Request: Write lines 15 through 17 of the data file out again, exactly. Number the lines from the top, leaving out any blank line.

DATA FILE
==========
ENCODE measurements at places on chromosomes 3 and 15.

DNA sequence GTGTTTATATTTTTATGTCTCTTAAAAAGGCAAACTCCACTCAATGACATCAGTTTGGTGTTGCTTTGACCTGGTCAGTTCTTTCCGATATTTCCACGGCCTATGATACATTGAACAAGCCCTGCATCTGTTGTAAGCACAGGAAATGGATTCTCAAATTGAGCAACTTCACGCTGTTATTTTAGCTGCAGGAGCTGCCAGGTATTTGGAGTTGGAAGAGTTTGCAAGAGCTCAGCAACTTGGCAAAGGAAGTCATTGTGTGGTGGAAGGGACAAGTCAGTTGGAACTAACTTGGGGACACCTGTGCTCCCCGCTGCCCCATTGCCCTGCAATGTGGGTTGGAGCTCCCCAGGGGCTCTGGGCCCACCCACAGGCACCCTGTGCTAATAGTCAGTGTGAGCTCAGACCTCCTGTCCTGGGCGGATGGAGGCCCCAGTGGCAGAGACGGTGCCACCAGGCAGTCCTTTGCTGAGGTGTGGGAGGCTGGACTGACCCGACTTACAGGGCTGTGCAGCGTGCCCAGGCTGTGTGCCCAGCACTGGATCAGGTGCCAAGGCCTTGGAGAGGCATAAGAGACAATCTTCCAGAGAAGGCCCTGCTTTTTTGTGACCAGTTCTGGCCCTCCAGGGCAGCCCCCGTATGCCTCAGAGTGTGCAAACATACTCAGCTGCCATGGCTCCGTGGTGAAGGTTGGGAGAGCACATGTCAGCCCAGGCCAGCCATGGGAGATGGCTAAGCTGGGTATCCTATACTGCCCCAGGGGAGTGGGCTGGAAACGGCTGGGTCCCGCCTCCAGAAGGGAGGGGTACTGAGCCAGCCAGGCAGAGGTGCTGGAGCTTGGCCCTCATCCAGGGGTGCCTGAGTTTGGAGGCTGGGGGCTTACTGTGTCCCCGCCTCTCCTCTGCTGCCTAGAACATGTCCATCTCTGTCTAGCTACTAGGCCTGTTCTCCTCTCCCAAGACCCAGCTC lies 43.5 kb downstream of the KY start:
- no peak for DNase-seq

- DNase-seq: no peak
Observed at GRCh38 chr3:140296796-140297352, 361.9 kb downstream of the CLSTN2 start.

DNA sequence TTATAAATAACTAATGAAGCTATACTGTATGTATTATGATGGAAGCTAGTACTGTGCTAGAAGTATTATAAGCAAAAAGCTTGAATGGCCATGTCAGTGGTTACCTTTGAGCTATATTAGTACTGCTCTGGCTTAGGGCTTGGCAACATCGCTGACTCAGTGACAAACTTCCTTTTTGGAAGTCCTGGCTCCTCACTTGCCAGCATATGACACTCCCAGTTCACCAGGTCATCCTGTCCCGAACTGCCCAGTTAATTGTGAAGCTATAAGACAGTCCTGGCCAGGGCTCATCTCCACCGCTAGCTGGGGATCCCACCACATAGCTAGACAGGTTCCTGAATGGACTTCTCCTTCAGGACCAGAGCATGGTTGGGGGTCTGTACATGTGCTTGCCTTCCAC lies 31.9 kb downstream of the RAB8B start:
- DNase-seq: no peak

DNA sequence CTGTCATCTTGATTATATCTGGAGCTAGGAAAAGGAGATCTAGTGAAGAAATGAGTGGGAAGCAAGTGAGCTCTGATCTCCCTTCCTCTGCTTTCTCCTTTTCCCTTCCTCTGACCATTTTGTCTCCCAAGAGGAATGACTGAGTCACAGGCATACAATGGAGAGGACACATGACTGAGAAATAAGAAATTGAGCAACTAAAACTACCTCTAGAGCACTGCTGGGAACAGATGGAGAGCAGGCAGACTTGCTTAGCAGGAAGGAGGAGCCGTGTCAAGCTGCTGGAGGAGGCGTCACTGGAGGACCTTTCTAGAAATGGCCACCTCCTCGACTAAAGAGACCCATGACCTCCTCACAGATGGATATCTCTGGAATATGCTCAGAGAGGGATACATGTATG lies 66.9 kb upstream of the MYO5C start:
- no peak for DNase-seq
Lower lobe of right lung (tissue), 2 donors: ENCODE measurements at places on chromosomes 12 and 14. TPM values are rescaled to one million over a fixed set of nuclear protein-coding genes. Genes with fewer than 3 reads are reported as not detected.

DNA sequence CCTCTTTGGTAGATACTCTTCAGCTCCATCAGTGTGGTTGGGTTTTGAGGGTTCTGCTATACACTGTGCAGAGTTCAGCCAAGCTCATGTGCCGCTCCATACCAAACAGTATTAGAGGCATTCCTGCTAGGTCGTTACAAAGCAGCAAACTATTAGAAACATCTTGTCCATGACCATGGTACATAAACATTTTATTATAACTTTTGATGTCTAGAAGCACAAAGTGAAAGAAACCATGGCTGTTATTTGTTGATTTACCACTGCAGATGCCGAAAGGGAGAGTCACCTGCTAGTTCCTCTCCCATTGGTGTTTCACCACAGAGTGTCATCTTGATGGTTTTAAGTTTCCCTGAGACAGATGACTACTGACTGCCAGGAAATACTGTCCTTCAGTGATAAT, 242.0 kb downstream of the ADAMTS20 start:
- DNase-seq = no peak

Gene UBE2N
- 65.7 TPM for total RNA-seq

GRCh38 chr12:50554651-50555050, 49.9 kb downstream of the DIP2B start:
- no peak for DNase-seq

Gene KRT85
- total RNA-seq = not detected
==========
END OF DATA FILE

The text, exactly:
GRCh38 chr12:50554651-50555050, 49.9 kb downstream of the DIP2B start:
- no peak for DNase-seq

Gene KRT85